I am a graduate of the University of Nebraska-Lincoln with a BS in Home Economics Education and Extension and from Colorado State University with a MS in Textiles and Clothing. I enjoy spending time with family and friends, gardening, quilting, cooking, sewing, and sharing knowledge and experience with others.

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Choose a Safe Canning Recipe

vintage recipe box

Consumers have unlimited resources for canning recipes—cookbooks, websites, family recipe boxes, friends sharing recipes, magazines, and more. How does one know if the recipe will result in a safe product? Iowa State University Extension and Outreach recommends following scientifically researched and tested home canning recipes to ensure a safe, quality product.

The biggest concern with home canning is the prevention of botulism, a deadly toxin produced by the Clostridium botulinum bacteria, which can thrive in an oxygen-free, vacuum-sealed jar if the product has not been prepared or processed correctly. To avoid the potential of botulism, it is important to determine if the recipe is safe before gathering the ingredients and proceeding.

Considerations to ponder before using a recipe

Generational or Historic Recipe? Home food preservation is an ever-evolving science. While Great Grandma’s recipe may be a family favorite, it may have been developed by trial and error or not meet today’s safety standards. Open kettle canning (heating the food to boiling, pouring it into jars, applying lids, and allowing the heat within the jar to seal the lid) was common practice in bygone years and is no longer recommended. Further, a sealed jar does not indicate that the product is safe if proper techniques have not been used. Oven canning and jar flipping are other unsafe practices of yesteryear. The only safe home canning methods recognized today are processing in a boiling water bath, atmospheric steam canner, or pressure canner for a specified time. When used properly, these methods provide adequate heat to destroy harmful or spoilage organisms and drive air out of the jar for a strong vacuum seal. Using an old cookbook or the recipe book that came with a canner purchased many years ago may also be out of date with current standards. Recipes or instructions before 1994 are considered outdated unless formulations match new research-tested formulations.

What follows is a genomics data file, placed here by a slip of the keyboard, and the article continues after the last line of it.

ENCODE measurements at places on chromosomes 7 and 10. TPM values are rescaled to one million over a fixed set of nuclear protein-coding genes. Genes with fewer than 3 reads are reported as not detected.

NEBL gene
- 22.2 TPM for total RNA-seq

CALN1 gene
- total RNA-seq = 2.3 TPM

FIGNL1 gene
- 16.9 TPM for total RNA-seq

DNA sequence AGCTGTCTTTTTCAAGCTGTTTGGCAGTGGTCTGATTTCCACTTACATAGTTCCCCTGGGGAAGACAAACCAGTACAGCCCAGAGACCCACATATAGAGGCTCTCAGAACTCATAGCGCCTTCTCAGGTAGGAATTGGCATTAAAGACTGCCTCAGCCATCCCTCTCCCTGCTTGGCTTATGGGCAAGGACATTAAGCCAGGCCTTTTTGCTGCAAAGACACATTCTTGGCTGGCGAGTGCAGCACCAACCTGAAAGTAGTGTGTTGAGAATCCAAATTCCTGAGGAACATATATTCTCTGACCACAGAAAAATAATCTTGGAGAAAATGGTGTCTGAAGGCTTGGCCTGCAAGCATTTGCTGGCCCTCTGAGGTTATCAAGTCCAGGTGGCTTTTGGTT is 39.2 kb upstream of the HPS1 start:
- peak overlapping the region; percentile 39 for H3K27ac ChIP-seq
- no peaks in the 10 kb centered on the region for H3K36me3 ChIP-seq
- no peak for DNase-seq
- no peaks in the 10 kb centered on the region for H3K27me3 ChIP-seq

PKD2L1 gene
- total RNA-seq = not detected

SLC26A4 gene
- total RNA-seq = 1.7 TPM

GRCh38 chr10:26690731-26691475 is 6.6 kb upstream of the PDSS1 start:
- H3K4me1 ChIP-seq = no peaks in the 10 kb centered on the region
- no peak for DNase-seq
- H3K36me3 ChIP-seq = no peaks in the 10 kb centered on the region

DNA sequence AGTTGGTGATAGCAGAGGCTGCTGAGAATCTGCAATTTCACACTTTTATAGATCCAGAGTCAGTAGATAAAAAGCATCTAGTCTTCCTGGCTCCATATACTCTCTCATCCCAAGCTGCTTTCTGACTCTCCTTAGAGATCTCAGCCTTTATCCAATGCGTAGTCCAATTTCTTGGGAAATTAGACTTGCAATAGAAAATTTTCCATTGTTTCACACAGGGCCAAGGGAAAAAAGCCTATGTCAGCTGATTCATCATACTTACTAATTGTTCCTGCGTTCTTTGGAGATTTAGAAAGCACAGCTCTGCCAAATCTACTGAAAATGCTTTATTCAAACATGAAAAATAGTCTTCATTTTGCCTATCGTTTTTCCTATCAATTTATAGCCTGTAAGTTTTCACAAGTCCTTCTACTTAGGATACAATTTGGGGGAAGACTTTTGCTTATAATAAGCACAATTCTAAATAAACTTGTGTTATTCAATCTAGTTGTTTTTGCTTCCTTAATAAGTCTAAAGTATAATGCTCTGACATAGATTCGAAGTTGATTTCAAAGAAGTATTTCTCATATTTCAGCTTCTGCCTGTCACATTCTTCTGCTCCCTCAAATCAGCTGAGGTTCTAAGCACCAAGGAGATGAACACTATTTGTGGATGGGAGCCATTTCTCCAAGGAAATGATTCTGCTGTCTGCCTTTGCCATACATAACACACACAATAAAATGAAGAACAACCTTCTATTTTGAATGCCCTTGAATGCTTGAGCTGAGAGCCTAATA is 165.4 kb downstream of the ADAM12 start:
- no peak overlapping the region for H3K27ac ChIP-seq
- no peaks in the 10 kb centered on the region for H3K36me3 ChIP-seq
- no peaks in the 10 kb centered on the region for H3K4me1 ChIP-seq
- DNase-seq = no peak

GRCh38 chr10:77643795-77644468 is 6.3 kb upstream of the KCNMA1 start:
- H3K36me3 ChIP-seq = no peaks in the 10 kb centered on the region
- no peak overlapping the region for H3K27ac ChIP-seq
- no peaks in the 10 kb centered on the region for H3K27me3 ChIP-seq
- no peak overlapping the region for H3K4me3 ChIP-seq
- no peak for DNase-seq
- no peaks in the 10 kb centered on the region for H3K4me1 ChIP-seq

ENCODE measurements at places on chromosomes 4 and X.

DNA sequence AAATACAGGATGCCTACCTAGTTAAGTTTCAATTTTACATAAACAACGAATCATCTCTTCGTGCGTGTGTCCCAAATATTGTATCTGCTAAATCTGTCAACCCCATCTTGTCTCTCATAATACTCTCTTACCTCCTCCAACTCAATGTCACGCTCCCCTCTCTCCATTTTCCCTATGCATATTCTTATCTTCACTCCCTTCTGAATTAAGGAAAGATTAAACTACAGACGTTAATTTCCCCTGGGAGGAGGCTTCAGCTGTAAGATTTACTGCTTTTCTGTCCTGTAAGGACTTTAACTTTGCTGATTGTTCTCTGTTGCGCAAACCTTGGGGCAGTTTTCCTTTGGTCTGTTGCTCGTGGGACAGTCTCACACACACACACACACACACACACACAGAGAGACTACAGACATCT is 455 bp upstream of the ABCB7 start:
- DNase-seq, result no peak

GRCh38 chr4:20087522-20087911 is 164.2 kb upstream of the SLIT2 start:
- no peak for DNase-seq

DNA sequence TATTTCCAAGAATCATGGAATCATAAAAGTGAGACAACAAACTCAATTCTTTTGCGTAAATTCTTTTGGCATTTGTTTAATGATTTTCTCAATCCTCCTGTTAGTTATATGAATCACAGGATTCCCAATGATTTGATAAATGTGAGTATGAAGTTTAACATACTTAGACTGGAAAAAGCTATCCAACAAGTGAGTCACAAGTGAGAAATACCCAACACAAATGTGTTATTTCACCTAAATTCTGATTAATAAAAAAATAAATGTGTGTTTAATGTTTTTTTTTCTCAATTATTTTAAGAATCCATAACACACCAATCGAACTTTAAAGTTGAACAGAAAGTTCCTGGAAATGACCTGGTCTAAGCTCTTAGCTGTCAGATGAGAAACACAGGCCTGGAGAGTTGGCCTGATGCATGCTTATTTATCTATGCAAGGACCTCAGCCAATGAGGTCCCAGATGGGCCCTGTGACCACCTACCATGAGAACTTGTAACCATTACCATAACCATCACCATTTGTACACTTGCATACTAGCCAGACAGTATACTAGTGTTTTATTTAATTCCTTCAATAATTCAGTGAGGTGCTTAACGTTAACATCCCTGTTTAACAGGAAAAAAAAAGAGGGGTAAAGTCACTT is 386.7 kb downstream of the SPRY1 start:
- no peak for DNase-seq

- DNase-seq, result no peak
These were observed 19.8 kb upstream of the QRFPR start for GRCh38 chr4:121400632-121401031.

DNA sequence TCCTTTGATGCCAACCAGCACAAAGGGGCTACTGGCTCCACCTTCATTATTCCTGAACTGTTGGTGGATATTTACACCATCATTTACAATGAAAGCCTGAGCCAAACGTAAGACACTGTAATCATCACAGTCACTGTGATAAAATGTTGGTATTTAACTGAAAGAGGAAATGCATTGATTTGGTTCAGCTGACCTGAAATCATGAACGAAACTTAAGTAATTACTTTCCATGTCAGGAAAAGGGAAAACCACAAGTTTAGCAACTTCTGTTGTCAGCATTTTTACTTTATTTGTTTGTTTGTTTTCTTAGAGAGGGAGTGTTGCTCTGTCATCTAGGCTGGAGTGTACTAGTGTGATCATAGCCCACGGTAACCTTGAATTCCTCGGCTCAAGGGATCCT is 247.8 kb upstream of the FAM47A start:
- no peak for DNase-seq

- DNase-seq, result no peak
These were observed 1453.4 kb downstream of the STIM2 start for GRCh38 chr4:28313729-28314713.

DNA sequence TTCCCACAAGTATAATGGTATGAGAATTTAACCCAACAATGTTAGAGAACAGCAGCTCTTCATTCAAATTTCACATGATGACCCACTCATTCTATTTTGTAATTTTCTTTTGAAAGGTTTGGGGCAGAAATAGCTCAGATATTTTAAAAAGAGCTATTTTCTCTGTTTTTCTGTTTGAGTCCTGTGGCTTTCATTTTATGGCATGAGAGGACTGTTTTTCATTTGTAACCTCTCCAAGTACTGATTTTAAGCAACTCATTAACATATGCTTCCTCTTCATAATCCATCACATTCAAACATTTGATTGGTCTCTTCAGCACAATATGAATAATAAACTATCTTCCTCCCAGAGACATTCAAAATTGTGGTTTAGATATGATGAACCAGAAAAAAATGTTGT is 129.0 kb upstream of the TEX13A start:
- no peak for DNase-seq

Testing Source? Who did the testing? A great deal goes into scientifically testing a recipe; testing should be done in a laboratory where pH (acidity) and processing time/product density are measured and considered. Testing involves measuring the temperature of a product inside the jar with thermocouple sensors to derive a safe product based on the pH and the time it takes to heat the product to the proper temperature throughout the entire jar while still maintaining product quality.

Processing Procedure? Any food placed in a jar to be vacuum-sealed must be processed in a boiling water bath, atmospheric steam canner, or a pressure canner, unless it is dried or to be frozen, to destroy microorganisms that can cause spoilage or illness. It is not acceptable to pour hot jam or pickles into a jar and allow the jar to seal while cooling, open-kettle can, or use paraffin wax as a sealant. High acid foods (most fruits, pickled vegetables, preserves) with a pH of less than 4.6 can be processed in a boiling water bath or atmospheric steam canner because botulism does not grow in an acidic environment. Low acid foods (vegetables, meats, soups) with a pH greater than 4.6 must be processed in a pressure canner to raise the temperature from boiling (212⁰F) to 240-250⁰F to destroy Clostridium botulinum spores that cause botulism.